Nasheed gives India a second chance to correct diplomacy: Firstpost

Having played a stupendously bad hand in the diplomatic game with Maldives a year ago, when former President Mohamed Nasheed was ousted in a coup, India has been given a rare second chance to get its priorities right in the Indian Ocean island, writes Venky Vembu for India’s Firstpost publication.

On Wednesday, Nasheed sauntered into the Indian High Commission in Male and sought refuge there from imminent detention by the police. An arrest warrant had been issued in his name for failing to appear before a local court in connection with events that preceded the coup that displaced him in 2012.

India has done right by giving Nasheed shelter, even at the risk of incurring the wrath of the government of President Mohammed Waheed, which is now preparing to use “non-lethal chemical agents” to disperse Nasheed’s supporters outside the Indian High Commission. Police are gathered in force outside the Indian High Commission, waiting to nab Nasheed, should he step out.

The situation is very volatile, and although the court appears to have rescinded the requirement for Nasheed to appear before it, it seems clear that the government is hell-bent on ensuring that Nasheed, who retains immense mass popularity even a year after his ouster, does not get to contest the upcoming presidential election, scheduled for 7 September.

On Wednesday, a statement issued by India’s external affairs ministry also signaled its support for Nasheed’s candidacy in the election, and urged the Maldivian government not to disqualify candidates – as that would impinge on perceptions of how free and fair the elections are. The Maldivian government has responded petulantly, urging India to respect Maldives’ judiciary and not interfere in internal political matters. The gloves, it appears, are coming off.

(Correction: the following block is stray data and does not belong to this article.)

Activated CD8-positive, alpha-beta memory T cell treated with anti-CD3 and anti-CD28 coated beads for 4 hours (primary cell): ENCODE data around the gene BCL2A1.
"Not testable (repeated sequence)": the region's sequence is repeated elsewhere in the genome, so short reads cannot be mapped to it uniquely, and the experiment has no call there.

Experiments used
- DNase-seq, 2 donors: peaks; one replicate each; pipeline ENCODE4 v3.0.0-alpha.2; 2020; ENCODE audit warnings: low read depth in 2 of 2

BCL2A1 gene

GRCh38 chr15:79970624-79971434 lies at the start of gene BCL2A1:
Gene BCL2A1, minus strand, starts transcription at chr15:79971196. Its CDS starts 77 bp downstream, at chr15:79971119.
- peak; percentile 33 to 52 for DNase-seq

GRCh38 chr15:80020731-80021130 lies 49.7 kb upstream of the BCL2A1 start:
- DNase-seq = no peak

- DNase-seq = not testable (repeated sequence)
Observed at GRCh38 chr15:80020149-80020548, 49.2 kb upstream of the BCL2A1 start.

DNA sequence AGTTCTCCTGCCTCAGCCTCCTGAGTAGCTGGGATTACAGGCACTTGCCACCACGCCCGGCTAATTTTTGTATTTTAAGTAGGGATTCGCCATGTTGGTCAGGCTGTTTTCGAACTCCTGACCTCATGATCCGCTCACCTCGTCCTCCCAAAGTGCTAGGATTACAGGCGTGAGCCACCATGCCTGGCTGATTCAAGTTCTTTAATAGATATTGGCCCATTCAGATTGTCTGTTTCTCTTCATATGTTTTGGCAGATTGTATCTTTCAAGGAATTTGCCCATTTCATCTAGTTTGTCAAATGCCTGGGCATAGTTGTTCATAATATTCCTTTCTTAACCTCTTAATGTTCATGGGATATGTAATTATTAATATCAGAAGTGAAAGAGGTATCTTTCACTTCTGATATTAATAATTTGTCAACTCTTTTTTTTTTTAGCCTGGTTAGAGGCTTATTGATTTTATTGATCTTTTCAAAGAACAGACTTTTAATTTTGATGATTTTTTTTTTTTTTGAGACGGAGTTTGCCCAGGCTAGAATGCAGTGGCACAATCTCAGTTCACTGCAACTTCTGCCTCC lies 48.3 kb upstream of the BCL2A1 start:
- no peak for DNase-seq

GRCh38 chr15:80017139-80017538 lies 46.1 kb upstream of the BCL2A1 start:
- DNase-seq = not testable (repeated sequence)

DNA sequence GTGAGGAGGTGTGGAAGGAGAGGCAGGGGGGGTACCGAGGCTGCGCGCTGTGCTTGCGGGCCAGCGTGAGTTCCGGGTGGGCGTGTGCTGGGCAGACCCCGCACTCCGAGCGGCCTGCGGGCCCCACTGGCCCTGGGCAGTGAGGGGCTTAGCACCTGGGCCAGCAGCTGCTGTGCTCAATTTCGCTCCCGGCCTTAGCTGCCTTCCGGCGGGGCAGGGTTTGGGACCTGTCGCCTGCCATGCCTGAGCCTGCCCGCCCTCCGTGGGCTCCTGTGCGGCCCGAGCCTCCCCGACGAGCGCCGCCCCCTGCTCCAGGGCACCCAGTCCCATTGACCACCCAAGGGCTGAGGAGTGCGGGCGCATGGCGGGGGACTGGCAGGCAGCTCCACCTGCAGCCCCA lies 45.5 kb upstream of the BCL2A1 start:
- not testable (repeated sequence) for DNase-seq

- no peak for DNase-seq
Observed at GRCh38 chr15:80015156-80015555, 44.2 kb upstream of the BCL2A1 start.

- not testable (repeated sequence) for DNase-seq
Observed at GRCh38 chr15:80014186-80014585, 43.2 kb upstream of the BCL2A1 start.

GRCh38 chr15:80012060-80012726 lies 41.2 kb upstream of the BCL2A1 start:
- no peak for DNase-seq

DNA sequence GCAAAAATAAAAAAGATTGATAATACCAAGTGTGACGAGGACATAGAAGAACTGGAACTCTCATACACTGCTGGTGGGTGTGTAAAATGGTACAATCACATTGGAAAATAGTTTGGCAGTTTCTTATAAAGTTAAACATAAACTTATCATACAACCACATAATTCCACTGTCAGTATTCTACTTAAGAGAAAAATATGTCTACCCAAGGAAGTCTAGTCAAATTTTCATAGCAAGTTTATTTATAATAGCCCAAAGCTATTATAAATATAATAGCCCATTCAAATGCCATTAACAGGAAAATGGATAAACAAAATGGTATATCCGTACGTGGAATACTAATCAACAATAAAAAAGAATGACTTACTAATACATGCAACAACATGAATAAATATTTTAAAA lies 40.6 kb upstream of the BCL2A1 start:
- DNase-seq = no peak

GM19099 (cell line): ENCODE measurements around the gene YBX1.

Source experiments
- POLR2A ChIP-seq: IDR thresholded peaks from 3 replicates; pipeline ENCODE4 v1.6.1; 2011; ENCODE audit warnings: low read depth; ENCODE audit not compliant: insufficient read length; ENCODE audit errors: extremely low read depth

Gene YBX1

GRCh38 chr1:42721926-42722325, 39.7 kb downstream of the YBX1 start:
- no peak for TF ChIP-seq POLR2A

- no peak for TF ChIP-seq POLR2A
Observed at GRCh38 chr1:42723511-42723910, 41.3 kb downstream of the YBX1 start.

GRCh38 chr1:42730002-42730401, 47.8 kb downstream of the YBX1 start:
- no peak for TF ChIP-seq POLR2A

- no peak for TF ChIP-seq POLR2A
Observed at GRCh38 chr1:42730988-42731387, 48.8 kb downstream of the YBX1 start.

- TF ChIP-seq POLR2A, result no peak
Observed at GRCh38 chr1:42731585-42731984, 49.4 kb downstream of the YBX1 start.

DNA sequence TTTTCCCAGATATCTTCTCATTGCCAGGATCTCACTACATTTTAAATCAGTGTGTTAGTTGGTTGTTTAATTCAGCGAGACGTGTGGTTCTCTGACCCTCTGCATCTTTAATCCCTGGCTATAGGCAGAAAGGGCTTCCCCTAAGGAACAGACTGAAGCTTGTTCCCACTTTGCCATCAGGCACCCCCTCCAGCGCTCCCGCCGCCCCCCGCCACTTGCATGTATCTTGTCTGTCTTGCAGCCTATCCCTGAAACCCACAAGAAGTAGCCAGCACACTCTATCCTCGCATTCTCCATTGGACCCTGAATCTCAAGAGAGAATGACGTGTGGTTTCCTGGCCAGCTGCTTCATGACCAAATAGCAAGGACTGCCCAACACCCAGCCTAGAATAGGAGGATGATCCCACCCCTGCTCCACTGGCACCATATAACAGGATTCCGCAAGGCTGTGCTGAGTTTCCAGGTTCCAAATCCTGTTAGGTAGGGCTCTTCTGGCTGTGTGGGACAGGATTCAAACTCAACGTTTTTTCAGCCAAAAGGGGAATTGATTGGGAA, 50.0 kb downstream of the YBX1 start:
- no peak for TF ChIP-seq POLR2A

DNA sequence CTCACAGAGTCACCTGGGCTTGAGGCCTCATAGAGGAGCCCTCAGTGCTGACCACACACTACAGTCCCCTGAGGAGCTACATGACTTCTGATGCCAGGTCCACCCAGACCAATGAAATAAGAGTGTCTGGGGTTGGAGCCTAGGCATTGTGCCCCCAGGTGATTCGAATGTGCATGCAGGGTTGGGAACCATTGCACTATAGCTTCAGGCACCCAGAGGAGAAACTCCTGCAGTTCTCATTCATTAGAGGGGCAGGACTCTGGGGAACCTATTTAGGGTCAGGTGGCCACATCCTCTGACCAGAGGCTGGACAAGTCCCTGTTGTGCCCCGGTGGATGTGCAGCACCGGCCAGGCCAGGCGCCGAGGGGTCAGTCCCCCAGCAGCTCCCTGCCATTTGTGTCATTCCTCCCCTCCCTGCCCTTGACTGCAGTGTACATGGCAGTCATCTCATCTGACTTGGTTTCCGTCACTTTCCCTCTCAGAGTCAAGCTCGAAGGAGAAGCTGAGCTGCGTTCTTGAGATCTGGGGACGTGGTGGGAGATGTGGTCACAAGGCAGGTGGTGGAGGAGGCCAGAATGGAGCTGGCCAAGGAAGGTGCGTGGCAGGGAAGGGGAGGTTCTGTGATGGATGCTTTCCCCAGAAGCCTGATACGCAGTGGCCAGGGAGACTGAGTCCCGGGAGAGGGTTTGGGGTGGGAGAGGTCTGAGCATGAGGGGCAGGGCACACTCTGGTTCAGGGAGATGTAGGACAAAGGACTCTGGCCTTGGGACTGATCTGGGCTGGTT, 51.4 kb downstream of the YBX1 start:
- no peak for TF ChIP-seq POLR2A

All these expressions of Indian solidarity with Nasheed come as a sharp contrast to the events of a year ago, when India ended up backing the wrong horse. It gave tacit backing to Mohammed Waheed, the coup leader, who replaced Nasheed, the island’s first democratically elected leader.

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New book analyses Maldives’ curricula

Dr Mustafa Luthfy has published a new book entitled, School Manhajaai Thauleem (Maldives School Curriculum and Education) in Dhivehi. The book was published independently, and released on September 28.

“It took me two years to write, I am very relieved that it has been published,” Luthfy said.

Luthfy has worked in the education sector since 1976, and previously was a student studying education. “I thought I would write what I thought and understood about Maldivian education for the benefit of people who come after me,” he said.

The book addresses curricula in the Maldives since the 1940s, and analyses tensions in its development. Luthfy cautions that the book is not a history, but instead is meant to serve the education sector from a socio-political perspective.

“Education is significant not just to itself, but even to understanding and developing political, societal and global trends,” he said.

Luthfy added that the book has been well receieved as “one of the best books written in Dhivehi.”

Luthfy currently holds the position of Maldives National University Chancellor (MNU) and was formerly Education Minister for the Maldivian government.